Workers’ Compensation Liens and Standing

Dion v. William Robert Batten, Sr. (8/2/16)

Facts and Procedural History:

Plaintiff was employed by Neuwirth as a servicing agent.  In the course and scope of his employment with Neuwirth, he was involved in a car accident.  William Batten failed to stop at a red light and ran into plaintiff.  As a result of the crash, plaintiff sustained multiple injuries.  Plaintiff filed a workers’ compensation claim and received benefits totalling $528,665.61.  Pursuant to N.C. Gen. Stat. §97-10.2(j), Neuwirth and its insurance carrier asserted a lien against any third party recovery.

Plaintiff subsequently filed a civil lawsuit against Mr. Batten.  Mr. Batten had a policy with Nationwide, and Nationwide paid its policy limit of $100,000.00.  The Industrial Commission approved the disbursement of funds from Nationwide.

Plaintiff also maintained insurance policies with Foremost and GEICO that provided UIM coverage.  Following arbitration, it was determined plaintiff was entitled to recover $285,000.00 from these carriers for personal injuries sustained in the crash.  The trial court entered the arbitration award as a judgment.  In entering the judgment, the trial court determined that the arbitration award should be reduced by the amount of $100,000.00 which had previously been paid to plaintiff by Nationwide.

Foremost filed a motion to determine the subrogation amount pursuant to N.C. Gen. Stat. §97-10.2(j).  Following a hearing, the trial court concluded that although the workers’ compensation employer and carrier had paid workers’ compensation benefits to plaintiff totalling $528,665.61, their workers’ compensation subrogation lien could not exceed $285,000.00, that being the total amount of the judgment obtained by plaintiff in his lawsuit.  Ultimately, the trial court concluded the amount of the workers’ compensation subrogation lien should be $190,000.00, which was calculated by subtracting attorney’s fees, interest, and court costs from the judgment amount obtained by plaintiff.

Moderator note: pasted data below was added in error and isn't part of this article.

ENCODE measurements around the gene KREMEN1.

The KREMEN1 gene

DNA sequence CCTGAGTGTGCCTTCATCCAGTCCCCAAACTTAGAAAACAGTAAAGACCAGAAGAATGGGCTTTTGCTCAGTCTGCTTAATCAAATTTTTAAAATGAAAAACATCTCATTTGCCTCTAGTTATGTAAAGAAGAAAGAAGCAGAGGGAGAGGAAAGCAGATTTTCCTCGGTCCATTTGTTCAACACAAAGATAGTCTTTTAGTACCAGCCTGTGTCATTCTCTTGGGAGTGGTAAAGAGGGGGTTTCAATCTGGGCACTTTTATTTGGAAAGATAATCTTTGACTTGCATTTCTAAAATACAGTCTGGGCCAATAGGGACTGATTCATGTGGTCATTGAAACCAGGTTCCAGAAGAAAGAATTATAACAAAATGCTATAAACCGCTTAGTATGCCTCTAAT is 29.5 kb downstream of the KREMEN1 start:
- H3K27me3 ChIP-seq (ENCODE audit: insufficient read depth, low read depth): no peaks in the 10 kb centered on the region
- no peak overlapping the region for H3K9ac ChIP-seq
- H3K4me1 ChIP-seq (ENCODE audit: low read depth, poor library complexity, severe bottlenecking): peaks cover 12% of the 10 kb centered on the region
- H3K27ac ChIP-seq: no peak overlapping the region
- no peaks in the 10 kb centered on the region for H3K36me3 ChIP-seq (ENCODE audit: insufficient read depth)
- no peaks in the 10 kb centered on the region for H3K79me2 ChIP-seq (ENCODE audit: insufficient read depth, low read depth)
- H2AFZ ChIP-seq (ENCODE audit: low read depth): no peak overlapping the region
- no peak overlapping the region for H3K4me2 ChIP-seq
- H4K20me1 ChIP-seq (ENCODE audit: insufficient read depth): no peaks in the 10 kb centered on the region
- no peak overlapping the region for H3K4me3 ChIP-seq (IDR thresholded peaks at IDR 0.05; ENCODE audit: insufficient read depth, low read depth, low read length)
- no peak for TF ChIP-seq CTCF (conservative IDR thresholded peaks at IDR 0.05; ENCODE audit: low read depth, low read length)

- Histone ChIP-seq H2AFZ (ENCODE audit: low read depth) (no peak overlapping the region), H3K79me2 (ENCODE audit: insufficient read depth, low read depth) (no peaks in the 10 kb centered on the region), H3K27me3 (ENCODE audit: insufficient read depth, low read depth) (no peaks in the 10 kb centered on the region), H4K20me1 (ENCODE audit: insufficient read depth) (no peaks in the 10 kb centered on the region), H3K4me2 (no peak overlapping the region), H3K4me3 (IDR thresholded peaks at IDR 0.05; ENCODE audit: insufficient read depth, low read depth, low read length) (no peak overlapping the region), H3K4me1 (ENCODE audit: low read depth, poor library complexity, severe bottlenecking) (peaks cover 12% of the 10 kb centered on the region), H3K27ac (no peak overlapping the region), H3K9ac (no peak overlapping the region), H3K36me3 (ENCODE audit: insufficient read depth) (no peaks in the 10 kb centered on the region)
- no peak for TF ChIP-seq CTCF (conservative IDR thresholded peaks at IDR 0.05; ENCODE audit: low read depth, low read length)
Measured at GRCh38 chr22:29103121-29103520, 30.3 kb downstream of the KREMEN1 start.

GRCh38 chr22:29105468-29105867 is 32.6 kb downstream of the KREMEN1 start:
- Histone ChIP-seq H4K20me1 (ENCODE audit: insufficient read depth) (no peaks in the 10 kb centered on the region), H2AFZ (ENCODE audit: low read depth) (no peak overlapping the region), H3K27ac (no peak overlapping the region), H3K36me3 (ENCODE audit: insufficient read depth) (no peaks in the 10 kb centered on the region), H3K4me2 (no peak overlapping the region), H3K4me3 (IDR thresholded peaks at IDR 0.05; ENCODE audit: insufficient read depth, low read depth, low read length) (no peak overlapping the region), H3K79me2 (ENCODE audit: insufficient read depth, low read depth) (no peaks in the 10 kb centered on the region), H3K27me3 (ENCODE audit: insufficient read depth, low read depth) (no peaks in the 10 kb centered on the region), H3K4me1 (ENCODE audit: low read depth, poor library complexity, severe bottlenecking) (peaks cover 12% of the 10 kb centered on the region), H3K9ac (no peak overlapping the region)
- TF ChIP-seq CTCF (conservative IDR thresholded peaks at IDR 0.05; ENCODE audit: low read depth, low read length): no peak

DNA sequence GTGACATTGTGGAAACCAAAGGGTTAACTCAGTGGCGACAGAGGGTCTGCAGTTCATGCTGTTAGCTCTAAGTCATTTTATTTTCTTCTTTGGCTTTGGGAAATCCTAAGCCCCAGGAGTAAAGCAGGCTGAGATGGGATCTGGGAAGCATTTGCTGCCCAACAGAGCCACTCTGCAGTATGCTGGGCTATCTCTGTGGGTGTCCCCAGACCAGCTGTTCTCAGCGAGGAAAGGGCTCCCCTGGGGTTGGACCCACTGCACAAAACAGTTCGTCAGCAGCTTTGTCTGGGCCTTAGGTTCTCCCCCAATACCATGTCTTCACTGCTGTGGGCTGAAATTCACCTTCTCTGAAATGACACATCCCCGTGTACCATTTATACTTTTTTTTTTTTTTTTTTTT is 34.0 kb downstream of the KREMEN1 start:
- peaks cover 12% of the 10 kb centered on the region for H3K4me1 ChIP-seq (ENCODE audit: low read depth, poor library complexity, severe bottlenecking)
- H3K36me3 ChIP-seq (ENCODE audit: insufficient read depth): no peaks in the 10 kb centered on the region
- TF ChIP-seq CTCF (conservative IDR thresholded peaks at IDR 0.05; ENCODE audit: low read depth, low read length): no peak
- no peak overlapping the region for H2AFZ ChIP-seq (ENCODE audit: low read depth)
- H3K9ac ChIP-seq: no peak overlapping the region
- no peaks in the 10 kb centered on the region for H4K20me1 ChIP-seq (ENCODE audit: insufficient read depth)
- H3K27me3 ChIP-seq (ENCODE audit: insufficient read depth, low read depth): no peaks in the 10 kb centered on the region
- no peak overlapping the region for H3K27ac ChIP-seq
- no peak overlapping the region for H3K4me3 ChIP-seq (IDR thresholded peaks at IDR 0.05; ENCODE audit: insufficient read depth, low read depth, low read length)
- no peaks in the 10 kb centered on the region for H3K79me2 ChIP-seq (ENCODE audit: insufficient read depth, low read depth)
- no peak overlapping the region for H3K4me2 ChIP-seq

Plaintiff, the workers’ compensation carrier and the workers’ compensation employer appealed, arguing that Foremost was not an employer and lacked standing to apply for a determination of the subrogation amount; and noting that even if Foremost did have standing, the trial court acted outside its subject matter jurisdiction when ruling on Foremost’s motion.

Applicable case law/statute:

The North Carolina Court of Appeals reviewed N.C. Gen. Stat. §97-10.2(j) and held that Foremost did have standing to apply for a determination of the subrogation amount.  Under the plain language of the statute, a third party may apply for a determination on subrogation.  The Court noted Foremost met the statutory definition of a third party because it was the underinsured motorist carrier liable for payment of damages.

The Court of Appeals further determined that the trial court possessed subject matter jurisdiction in this case.  A trial judge has discretion to determine the appropriate subrogation amount.  Moreover, the trial court correctly determined that court costs, attorney’s fees, and interest were not subject to the workers’ compensation subrogation lien.  The Court of Appeals affirmed the trial court’s order determining the amount of the employer and carrier’s workers’ compensation lien.


Be aware a third party tortfeasor can have standing to apply for a determination of a workers’ compensation subrogation lien.  Moreover, the Industrial Commission cannot disburse, and the employer cannot have a lien on, any amount larger than the amount actually recovered from the third party tortfeasor.